The "East quadrant" area is a residential neighborhood of Ferrara in the Emilia-Romagna region of Italy. Between the 1940s and 1981 a brick kiln was active in the area and the quarrying of local clay for the kiln has left large, deep pits that are in contact with underground aquifers.

Parts of the disused pits are known to have been used between the 1950s and 1970s as dumps for urban waste and unquantifiable amounts of chlorinated pitches resulting from the chloromethane distillation process carried out in a plant operated by a local chemical complex are also present.

Studies conducted by the Ferrara municipal authorities revealed evidence of contamination with chlorinated organic compounds, some of them carcinogenic, that had leaked into underground water tables and affected a wide surrounding area. Specifically, both the surface water ta-bles and the first artesian aquifer are affected by the migration of plumes comprising mainly vinyl chloride [1].

Beginning in the 1950s, the area in proximity to that surrounding the kiln and relevant clay pits was gradually built over, a process of urbanization that continued in subsequent years (Figure 1). It is therefore possible that the residents have been exposed to harmful substances in their living environment, particularly on account of the passage of plumes, as mentioned above, beneath their homes.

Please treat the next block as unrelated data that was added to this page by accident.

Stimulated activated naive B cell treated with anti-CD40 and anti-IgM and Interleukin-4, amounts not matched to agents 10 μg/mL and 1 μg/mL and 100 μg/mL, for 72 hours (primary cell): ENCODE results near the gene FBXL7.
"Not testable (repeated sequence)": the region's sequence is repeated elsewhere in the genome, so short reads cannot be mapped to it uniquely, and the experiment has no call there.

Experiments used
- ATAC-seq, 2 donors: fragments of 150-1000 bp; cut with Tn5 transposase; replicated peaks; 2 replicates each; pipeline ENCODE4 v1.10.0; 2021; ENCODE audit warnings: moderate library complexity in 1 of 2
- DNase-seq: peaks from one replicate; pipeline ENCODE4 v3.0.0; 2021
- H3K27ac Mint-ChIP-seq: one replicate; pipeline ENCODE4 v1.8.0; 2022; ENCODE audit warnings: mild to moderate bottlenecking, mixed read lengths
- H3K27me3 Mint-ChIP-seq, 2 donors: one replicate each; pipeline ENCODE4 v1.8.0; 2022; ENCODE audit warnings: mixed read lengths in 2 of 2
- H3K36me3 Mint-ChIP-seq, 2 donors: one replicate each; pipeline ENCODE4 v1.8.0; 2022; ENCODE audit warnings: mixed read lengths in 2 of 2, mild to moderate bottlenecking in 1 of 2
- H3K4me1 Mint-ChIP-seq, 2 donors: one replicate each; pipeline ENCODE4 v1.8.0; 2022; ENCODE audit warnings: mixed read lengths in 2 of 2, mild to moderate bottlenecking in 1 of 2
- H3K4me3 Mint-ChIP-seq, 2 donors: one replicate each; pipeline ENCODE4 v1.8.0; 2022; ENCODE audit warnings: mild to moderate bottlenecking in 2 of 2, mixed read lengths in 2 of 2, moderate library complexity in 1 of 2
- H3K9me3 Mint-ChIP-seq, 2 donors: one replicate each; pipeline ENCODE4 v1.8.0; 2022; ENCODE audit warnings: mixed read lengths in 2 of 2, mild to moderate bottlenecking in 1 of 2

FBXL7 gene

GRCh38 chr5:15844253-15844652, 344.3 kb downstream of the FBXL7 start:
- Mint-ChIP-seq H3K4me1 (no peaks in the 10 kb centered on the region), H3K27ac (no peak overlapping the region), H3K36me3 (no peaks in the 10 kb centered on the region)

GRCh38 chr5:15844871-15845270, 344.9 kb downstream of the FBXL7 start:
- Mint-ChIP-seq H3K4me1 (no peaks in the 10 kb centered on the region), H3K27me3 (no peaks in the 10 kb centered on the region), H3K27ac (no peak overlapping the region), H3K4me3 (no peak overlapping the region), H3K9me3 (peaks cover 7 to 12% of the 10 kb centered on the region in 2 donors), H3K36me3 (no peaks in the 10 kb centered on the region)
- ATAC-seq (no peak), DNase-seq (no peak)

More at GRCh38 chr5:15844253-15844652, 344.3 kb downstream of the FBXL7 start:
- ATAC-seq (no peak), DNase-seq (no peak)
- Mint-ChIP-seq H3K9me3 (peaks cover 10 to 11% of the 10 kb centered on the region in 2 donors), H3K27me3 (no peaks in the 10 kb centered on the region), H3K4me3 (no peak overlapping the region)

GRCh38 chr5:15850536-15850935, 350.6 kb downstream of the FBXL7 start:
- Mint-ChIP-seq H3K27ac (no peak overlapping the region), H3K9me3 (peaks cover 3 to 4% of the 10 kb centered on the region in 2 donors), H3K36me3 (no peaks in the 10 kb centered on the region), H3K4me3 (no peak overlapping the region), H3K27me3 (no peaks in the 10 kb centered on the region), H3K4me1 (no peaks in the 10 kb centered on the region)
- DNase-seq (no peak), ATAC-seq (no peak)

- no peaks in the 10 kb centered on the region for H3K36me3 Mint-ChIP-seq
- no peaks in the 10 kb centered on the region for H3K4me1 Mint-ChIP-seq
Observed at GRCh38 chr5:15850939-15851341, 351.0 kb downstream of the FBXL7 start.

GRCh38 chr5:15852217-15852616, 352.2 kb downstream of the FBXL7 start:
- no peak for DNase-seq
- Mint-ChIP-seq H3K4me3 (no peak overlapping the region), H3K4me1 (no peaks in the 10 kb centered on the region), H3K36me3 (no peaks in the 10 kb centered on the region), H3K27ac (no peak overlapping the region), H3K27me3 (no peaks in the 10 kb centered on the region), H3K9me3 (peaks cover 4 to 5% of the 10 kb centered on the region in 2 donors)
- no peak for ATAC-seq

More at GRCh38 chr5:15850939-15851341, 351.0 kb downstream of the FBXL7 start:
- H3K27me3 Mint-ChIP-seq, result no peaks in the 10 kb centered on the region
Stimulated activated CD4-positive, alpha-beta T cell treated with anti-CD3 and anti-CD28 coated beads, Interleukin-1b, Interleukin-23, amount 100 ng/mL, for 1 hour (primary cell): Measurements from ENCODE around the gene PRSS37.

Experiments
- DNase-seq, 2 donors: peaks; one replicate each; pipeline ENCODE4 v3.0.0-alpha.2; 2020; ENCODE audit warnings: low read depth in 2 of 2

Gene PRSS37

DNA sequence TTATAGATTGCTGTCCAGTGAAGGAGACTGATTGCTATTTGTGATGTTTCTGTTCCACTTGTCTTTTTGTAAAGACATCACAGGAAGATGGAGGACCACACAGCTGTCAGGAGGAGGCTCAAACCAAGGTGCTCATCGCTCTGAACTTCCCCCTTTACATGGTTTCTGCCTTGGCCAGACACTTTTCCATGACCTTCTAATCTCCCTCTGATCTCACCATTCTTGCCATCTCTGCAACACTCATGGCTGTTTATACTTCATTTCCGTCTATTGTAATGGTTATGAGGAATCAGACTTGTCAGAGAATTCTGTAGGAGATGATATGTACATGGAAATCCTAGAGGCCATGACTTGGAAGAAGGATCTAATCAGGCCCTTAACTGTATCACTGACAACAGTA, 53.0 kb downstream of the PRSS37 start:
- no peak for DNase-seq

Environmental monitoring programmes were developed in order to verify the possibility of both indoor and outdoor exposure: these envisaged the monitoring of 46 organic contaminants, including vinyl chloride [2]. A retrospective cohort study of the health of residents was initiated in parallel with the monitoring programme applying a precautionary research approach [3]. In this case, the cohort study can provide a preliminary health profile of the potentially exposed population; at the same time, it constitutes the study base for a prospective epidemiological surveillance if regarded as appropriate. In this perspective, the findings of exposure assessment can contribute to defining the health outcomes of the epidemiological surveillance program [4].

There is only one case reported in the international literature of a site in which industrial waste was first abandoned and subsequently interred and where the health profile of the resident population was analysed through a residential cohort study [5, 6].